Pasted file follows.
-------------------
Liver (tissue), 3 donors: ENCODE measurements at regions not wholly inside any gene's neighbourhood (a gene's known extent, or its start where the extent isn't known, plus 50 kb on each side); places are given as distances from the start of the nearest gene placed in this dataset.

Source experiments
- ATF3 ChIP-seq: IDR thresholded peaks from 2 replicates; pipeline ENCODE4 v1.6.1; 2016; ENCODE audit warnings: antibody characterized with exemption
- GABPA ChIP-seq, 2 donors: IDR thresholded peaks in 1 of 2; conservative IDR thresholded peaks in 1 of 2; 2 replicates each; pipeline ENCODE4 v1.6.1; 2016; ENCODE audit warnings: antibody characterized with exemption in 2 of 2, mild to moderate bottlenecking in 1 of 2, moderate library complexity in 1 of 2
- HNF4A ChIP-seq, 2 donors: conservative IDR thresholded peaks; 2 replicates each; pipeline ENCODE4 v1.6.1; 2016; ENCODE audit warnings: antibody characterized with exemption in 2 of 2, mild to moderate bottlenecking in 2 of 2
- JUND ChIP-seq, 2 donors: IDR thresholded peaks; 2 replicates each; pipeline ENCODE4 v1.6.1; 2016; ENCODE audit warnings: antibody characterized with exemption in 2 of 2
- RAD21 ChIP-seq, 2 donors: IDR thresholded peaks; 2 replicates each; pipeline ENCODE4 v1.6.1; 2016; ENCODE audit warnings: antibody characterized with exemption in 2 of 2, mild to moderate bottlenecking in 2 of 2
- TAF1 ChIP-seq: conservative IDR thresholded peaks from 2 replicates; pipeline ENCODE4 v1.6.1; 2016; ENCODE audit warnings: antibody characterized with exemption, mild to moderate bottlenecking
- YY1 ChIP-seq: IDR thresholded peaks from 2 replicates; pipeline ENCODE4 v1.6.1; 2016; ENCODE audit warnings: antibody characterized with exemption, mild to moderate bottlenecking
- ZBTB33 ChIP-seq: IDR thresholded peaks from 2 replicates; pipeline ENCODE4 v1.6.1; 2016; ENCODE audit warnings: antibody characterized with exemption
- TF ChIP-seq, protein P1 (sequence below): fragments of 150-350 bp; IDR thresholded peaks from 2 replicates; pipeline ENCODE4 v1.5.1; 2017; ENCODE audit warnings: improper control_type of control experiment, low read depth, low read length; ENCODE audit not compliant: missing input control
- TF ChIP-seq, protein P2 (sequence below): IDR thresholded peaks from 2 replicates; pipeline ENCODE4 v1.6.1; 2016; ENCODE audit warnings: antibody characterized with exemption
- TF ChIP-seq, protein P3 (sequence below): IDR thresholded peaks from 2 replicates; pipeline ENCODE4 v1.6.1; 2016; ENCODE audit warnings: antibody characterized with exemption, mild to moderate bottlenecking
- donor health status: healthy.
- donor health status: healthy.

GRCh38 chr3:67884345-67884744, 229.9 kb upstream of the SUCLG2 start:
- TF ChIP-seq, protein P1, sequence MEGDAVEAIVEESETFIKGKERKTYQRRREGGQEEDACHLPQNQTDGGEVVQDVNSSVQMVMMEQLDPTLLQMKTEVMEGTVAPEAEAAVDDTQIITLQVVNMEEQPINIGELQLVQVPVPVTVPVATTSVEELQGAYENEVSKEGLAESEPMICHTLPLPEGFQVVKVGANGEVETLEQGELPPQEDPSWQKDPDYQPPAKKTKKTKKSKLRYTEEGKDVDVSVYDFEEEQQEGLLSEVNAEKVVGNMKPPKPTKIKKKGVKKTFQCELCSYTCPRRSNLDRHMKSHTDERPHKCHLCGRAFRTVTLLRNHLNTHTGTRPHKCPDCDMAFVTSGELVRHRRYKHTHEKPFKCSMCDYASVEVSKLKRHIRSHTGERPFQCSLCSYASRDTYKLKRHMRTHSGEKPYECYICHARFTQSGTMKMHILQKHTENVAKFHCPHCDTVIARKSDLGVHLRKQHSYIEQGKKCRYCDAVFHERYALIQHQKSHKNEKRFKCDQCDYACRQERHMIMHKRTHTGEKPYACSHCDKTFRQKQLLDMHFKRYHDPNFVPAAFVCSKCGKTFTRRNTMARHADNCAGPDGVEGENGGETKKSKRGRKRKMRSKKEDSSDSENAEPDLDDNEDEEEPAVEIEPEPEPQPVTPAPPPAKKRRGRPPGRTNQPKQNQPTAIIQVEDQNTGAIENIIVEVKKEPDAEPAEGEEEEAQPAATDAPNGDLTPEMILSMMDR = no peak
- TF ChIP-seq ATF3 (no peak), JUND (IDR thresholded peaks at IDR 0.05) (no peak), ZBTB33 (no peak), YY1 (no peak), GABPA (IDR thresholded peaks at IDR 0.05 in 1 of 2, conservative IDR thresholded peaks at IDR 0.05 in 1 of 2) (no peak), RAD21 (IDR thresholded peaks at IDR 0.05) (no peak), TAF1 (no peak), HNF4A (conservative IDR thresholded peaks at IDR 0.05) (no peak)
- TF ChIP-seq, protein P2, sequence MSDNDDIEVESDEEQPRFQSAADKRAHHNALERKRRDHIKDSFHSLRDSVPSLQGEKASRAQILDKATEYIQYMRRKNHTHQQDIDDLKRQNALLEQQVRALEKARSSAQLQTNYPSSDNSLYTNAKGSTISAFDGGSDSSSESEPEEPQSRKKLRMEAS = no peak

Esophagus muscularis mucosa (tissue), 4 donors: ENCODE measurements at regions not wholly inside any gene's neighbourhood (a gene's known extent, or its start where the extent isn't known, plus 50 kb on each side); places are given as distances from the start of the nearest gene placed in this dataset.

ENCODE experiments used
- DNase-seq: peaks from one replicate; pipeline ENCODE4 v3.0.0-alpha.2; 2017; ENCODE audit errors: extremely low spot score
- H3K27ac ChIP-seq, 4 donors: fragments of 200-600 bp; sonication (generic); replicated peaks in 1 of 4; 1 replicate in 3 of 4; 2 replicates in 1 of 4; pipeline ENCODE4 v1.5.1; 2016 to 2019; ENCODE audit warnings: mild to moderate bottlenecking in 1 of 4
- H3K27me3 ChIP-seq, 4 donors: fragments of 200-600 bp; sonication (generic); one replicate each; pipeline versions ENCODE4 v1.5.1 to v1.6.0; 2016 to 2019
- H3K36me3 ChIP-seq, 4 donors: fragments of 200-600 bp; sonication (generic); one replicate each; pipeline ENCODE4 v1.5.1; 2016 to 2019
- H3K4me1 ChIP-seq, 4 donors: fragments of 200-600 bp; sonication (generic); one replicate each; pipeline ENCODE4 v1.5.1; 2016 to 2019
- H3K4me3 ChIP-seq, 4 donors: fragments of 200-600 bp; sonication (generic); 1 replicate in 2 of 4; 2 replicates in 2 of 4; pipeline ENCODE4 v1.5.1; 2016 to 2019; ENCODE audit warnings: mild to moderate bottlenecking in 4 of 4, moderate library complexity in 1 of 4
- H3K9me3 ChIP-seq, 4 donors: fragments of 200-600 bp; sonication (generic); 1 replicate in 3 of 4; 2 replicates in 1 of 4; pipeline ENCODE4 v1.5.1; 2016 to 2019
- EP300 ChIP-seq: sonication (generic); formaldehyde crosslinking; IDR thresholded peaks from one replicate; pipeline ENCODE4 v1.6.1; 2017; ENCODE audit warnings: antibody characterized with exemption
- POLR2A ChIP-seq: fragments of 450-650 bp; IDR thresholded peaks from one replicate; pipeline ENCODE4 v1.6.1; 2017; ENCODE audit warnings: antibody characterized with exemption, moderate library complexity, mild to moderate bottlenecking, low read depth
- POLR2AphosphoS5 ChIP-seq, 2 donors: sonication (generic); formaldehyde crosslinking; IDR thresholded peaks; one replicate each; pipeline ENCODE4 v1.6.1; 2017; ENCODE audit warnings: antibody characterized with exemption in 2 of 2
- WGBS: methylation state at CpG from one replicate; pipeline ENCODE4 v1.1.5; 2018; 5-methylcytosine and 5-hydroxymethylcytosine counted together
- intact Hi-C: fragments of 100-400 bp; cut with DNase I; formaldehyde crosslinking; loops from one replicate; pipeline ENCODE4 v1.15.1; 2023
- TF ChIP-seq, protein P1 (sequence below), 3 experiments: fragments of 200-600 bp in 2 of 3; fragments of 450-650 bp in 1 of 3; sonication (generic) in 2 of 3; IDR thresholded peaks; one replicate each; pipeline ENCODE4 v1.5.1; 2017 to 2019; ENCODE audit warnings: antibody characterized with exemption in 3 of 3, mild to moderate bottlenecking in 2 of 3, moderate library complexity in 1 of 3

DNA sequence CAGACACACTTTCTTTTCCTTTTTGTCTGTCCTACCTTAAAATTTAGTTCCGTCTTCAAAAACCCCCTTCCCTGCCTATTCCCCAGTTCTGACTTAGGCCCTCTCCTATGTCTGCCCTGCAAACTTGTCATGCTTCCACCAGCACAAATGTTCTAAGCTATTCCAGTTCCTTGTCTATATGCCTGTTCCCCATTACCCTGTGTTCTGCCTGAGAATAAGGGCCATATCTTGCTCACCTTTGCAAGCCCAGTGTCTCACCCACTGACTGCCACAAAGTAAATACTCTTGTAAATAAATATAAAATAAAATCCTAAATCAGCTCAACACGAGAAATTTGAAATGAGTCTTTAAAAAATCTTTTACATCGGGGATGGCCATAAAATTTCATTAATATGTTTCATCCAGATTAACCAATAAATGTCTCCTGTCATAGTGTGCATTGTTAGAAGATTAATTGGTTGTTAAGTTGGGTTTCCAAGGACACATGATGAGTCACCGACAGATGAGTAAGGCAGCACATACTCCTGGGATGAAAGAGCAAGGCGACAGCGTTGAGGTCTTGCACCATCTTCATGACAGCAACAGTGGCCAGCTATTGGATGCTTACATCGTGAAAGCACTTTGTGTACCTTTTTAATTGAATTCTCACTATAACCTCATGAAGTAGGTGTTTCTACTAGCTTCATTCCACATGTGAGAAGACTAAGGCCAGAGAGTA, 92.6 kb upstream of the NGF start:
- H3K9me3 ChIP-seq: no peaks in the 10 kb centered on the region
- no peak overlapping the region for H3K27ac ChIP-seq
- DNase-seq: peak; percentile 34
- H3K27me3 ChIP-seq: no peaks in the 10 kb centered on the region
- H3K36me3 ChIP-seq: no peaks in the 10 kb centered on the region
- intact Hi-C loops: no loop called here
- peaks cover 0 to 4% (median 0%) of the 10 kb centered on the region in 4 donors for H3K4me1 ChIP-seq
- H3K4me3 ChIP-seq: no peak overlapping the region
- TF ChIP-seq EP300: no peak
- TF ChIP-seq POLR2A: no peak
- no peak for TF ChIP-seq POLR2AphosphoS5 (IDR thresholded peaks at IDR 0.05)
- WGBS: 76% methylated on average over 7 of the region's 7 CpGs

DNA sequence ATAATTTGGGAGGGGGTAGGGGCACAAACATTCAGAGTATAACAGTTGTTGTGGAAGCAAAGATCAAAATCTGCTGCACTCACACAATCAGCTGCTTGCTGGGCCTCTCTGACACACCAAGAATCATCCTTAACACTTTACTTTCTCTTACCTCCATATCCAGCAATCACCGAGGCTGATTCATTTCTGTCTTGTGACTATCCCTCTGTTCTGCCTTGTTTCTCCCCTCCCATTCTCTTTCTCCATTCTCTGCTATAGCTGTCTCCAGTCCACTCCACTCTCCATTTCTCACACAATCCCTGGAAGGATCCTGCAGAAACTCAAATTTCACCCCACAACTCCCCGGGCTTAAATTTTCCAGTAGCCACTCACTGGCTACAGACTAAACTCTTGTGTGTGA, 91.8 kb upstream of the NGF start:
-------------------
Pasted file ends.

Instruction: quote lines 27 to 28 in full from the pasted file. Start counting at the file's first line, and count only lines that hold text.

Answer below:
- H3K4me3 ChIP-seq, 4 donors: fragments of 200-600 bp; sonication (generic); 1 replicate in 2 of 4; 2 replicates in 2 of 4; pipeline ENCODE4 v1.5.1; 2016 to 2019; ENCODE audit warnings: mild to moderate bottlenecking in 4 of 4, moderate library complexity in 1 of 4
- H3K9me3 ChIP-seq, 4 donors: fragments of 200-600 bp; sonication (generic); 1 replicate in 3 of 4; 2 replicates in 1 of 4; pipeline ENCODE4 v1.5.1; 2016 to 2019